children and parent

Updated Emergency "Parenting" Procedures

Previously, on March 27, 2020 we posted an article advising parents on how to view their court-ordered time-sharing in light of the COVID-19 pandemic.

On April 9, 2020, the 7th Judicial Circuit, serving Flagler, Putnam, St. Johns Volusia Counties, issued Order Z-2020-035 Extending Emergency Court Procedures until June 1, 2020 and Order Z-2020-036 regarding Emergency “Parenting” Procedures in Family Law Cases. Nearly all of the Court’s instructions in those new orders are consistent with that previous article.

Here are some key points of the orders:

EMERGENCY PARENTING

  • Court Orders have not changed: Courts expect parents to follow parenting plans and prior orders and not unreasonably restrict access to the child from the other parent - *Hint – not thinking the other parent is being safe enough is probably considered unreasonable
  • Court Orders aren’t changed by other State, County, or City Orders: “Actions taken by the Governor, the Supreme Court, or any other executive/legislative/judicial entity do not relieve parents of their legal obligations to comply with timesharing and other provisions in the parenting plans, including transportation
  • Parents should try to work out issues: Consider the best and safest place for the children to be located and educated and to be with siblings, but if you can’t agree, follow the parenting plan. Parents must discuss any issue raised in a motion before bringing it to court unless discussion threatens child’s safety
  • Limit Long Distance Travel: If parents can’t work out exchanges with more than 100 miles travel, the children should stay with the majority time-sharing parent until travel restrictions/shelter order are relaxed and the court may consider make-up timesharing once restrictions are relaxed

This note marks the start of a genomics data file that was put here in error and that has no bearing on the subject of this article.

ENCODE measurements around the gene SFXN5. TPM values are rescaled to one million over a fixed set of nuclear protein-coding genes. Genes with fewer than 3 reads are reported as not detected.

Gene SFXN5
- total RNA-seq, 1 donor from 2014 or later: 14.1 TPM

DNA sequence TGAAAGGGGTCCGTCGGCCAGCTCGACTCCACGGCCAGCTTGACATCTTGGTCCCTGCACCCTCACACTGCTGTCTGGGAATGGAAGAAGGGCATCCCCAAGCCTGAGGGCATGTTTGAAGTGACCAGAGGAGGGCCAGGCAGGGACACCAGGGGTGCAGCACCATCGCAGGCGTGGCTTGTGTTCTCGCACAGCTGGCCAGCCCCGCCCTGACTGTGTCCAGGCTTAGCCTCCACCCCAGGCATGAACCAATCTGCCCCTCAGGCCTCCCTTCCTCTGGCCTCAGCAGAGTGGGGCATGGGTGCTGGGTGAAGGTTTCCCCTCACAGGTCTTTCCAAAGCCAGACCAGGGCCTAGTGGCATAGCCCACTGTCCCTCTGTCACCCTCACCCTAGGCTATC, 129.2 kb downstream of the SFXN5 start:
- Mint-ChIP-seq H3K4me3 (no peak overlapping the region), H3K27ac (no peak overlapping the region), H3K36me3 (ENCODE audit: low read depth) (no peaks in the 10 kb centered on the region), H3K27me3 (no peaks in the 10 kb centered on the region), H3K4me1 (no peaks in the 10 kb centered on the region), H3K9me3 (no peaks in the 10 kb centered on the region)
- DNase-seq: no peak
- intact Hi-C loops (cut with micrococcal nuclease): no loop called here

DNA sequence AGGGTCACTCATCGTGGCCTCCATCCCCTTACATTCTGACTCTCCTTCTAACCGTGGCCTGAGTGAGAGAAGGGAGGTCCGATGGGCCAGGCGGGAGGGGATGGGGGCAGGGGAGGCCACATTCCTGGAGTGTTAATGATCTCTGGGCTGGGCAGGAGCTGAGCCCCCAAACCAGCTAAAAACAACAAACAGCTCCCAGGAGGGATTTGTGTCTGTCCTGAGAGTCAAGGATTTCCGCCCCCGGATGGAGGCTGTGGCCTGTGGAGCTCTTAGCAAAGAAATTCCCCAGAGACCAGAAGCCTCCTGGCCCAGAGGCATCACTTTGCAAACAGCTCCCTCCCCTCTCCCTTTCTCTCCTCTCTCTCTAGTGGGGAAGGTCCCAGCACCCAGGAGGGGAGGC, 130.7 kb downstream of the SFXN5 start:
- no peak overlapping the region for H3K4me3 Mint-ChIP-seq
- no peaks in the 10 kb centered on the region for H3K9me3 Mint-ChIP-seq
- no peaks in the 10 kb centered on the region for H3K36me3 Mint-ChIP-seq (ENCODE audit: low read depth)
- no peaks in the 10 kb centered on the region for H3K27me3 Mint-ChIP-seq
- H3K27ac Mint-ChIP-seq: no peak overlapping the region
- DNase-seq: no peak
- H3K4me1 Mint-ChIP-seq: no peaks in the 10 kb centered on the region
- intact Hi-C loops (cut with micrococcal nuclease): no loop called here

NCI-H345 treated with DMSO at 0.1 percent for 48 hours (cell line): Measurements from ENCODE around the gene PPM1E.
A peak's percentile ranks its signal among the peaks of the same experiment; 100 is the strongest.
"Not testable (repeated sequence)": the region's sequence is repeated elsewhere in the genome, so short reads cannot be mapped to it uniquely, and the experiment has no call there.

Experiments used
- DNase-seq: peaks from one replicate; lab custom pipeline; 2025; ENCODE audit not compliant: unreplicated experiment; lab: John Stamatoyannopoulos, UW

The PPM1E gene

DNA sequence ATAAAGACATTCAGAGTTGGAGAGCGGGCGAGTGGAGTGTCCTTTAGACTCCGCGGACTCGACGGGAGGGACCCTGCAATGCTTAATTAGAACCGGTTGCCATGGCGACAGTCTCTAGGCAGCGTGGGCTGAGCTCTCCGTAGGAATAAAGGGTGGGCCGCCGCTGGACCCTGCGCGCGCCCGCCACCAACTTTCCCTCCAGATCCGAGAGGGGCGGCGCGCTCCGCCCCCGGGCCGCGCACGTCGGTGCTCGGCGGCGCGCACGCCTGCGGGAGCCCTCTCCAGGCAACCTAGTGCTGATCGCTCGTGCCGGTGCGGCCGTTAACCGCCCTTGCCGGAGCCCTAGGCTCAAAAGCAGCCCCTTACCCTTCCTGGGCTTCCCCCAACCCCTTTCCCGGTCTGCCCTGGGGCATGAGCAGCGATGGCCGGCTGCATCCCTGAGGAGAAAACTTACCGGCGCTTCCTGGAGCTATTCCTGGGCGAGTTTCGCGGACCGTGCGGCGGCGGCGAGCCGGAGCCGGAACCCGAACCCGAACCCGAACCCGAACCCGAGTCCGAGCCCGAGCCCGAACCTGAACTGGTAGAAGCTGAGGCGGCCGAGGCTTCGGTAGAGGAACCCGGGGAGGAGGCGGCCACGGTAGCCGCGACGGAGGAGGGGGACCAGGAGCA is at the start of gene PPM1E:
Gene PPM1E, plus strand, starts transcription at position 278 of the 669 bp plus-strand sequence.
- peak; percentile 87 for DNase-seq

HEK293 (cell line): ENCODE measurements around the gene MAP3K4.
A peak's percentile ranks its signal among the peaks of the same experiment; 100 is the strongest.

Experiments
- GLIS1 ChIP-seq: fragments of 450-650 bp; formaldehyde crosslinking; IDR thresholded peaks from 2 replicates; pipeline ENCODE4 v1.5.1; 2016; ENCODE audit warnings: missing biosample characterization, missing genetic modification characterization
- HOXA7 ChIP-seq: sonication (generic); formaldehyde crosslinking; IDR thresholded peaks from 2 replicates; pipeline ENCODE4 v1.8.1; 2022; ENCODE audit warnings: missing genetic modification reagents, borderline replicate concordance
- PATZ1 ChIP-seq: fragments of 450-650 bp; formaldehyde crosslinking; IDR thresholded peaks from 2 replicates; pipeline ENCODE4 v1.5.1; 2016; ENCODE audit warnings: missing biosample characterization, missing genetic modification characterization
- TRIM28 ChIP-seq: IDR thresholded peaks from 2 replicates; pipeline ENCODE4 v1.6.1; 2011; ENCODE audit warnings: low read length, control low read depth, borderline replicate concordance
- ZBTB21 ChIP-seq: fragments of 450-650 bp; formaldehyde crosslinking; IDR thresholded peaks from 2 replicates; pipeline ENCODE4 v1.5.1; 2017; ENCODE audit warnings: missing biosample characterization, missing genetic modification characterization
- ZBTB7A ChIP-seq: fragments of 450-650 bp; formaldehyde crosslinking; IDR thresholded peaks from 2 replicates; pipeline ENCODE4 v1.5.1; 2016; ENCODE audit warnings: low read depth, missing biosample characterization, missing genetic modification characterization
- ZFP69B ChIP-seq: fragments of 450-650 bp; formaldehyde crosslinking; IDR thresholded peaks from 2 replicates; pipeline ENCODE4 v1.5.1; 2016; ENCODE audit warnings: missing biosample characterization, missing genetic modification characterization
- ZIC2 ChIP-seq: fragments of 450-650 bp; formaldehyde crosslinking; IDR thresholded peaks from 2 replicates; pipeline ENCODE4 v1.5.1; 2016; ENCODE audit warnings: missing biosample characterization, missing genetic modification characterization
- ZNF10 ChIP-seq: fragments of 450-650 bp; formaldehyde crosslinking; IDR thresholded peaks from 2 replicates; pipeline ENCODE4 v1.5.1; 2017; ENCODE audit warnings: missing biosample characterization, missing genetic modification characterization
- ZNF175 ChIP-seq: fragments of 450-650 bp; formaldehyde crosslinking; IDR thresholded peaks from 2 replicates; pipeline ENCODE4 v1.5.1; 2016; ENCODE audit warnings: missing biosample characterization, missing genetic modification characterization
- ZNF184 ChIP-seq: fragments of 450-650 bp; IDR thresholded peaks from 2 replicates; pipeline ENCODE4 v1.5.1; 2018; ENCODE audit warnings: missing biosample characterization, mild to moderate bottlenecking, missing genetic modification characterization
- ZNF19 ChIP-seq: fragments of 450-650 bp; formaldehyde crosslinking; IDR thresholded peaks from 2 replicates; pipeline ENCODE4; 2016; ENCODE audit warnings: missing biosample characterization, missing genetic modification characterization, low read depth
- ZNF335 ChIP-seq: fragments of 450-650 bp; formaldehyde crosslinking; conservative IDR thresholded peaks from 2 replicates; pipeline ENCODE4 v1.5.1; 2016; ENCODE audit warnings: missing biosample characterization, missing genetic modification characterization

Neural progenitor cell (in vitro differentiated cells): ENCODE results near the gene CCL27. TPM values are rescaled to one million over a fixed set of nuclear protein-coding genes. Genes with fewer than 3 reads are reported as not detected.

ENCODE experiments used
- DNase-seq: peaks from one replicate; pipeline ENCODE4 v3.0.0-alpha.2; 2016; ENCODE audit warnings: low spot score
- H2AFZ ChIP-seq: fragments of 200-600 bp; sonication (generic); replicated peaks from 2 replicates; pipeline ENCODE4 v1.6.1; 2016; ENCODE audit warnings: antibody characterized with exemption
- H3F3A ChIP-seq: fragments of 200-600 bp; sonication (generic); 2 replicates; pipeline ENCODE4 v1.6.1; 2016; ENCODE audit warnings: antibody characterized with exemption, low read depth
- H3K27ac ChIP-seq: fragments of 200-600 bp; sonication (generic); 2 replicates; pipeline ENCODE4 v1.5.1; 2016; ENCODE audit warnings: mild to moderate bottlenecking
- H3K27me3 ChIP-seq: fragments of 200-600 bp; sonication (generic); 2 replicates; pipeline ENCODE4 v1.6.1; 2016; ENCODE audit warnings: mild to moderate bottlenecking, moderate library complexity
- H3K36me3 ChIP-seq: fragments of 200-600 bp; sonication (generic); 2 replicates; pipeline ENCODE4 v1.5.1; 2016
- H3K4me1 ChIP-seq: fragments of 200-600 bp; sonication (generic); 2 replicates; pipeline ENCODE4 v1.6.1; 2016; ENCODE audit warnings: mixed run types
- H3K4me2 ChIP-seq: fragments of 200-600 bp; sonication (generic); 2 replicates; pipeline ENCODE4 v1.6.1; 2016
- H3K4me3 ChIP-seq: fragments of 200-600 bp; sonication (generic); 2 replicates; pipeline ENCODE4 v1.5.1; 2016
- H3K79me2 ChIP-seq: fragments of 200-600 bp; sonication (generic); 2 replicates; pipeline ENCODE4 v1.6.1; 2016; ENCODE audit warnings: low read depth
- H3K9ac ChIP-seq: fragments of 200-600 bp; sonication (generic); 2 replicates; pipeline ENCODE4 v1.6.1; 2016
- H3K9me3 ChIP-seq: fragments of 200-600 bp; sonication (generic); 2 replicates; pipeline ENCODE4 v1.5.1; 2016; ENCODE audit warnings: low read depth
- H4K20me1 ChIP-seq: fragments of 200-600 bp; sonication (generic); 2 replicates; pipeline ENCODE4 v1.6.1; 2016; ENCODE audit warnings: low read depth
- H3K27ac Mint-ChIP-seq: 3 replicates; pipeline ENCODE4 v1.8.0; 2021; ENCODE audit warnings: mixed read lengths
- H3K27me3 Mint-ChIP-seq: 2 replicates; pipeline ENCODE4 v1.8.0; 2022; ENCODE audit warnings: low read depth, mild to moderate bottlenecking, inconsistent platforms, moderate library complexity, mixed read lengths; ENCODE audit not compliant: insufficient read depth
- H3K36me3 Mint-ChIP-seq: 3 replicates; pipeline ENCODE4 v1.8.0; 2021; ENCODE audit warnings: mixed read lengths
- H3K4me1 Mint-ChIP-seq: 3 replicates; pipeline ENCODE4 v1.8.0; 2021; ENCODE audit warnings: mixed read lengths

• Follow school’s official closure: Summer time-sharing starts when the school officially ends classes
  • Increased Parent-Child Communication: Phone, Video Conferencing, or other electronic contact should be honored and increased and not be monitored absent an order
  • Violations will be taken seriously: Strong Court Caution - Unreasonable or harmful behavior may be sanctioned – make-up time, attorney fees, costs, impact on final parenting plans will be considered

COURTS

  • Mission Critical Proceedings: The timetable for the Courts to return to business as usual has been extended to June 1, 2020.
  • Remote Hearings and Court Events: Remote hearings may be set for emergency or expedited matters and attorneys and parties should cooperate in scheduling telephonic or electronic hearings, depositions, mediations, or other out-of-court actions
  • Judges have Discretion to set hearings: Any judge who wishes to conduct a hearing outside the parameters of these Orders, is authorized to do so consistent with protocols and procedures established by the Chief Judge
  • Emergency hearings are reserved for imminent harm issues: Family/Dependency emergencies are considered where imminent harm to a child is at issue, which is normally abuse, abandonment or neglect. Disagreements about time-sharing, contact, or child support rarely rise to this level.